5. Kwadwo Asamoah is one of those players who excelled at this tournament and can hold his head high. He gave an honest, committed effort. But he is NOT a left back. Period!


Will the Black Stars be led to the slaughter or will they disentangle themselves from US mess?

Will the Black Stars be led to the slaughter against Germany or will they disentangle themselves from US mess?

Ghana take on Germany in the second group match of Group G on Saturday in Fortaleza.
If you were a betting man, you would bet your house on Germany winning this game. If you went with your heart and you believed in miracles, there is a sliver of hope. After all, as a friend of mine said to me recently, ‘a dead goat don’t fear HU!’ to wit, ‘what more does a dead goat have to fear’. If you were a neutral you would expect a cracking game with two teams going at each other.
Germany’s record all time in World Cups is 61 wins, 19 draws and 20 losses. They have won the entire competition on three occasions and by the looks of it would be serious contenders for a fourth. Ghana, relative novices at this competition, are at a more uneven and perhaps underwhelming four wins, two draws and 4 losses. The tale of the tape doesn’t give the full picture though as Ghana possess individually skilled players who on any given day could be World beaters. Coach Kwesi Appiah will be keen to show his mettle in harnessing that talent and pulling off what would undoubtedly be one of the upsets of the tournament. And he says his team will deploy an attacking mentality in this match going all out for the win. After all, what’s there to lose? Ummm, progression into the next round but never mind.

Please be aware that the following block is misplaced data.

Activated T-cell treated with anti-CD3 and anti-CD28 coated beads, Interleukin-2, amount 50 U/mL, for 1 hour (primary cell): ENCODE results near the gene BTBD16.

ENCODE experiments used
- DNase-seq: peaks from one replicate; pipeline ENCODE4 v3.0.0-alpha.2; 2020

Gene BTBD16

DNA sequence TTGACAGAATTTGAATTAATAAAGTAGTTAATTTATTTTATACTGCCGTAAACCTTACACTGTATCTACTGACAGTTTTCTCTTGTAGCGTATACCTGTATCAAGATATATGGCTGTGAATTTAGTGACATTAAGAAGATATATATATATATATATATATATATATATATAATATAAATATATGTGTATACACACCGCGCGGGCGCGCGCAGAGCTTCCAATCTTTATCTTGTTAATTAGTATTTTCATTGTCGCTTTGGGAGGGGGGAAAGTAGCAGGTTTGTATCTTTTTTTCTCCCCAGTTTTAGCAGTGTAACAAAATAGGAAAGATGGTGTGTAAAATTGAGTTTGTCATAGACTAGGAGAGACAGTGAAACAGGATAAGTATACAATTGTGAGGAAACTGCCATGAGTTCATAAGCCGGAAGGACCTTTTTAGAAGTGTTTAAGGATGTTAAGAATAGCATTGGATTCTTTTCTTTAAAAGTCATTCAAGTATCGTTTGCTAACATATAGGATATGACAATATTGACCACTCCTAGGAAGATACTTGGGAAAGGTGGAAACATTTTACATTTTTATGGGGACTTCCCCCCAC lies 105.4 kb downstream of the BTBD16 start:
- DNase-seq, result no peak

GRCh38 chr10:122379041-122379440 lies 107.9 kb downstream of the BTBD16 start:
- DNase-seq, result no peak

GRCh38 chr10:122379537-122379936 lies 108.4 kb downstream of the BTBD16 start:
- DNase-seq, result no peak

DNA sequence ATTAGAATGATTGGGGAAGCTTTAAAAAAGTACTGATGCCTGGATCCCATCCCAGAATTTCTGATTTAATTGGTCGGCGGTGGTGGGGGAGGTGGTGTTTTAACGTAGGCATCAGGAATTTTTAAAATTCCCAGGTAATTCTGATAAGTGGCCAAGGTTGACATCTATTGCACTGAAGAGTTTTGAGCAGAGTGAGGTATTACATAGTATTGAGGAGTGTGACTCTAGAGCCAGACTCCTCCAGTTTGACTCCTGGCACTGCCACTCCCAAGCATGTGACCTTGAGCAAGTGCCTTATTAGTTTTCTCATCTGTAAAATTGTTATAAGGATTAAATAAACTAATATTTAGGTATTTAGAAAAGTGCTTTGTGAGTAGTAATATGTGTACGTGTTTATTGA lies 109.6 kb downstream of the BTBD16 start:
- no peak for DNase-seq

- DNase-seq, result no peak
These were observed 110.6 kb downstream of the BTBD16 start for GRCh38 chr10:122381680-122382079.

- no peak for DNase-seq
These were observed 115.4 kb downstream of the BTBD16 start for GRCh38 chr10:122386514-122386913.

Were the Black Stars to record that win, Appiah would restore the luster his team had coming into the tournament having thumped S. Korea 4-0 and perhaps reestablish the Black Stars as Africa’s lodestar – Cote d’ Ivoire’s loss suddenly putting them on shaky ground.

Will he be able to inspire his charges by identifying German weak spots and punishing them? Or will he go away meekly rueing his naivete against the USA? Will Kevin Prince Boateng come to symbolize the avengers, his role as the scorned exacting revenge on a team he once represented and teammates he once played with? Or will Thomas Mueller continue his searing World Cup form in dispatching the wishful Ghanaians?

Will this signify the end of an era for players such as Michael Essien and Sulley Muntari or will they be offered a reprieve by a German team noted more for ruthlessness than kindness?
All I have are questions.
Like many Ghanaians, I’ll be looking for answers at 19:00 GMT Saturday, hoping the answers result in an all to play for rendez-vous against the Portuguese in our final group game.

Black Stars Dimmed As They Lose Direction

Ghana's Black Stars would benefit from a more certain direction from Kwesi Appiah

Ghana’s Black Stars would benefit from a more certain direction from Kwesi Appiah

I haven’t blogged in a few days because I needed time away from the lover that breaks my heart seemingly every four years. Make that two years if we count our African Cup profligacy.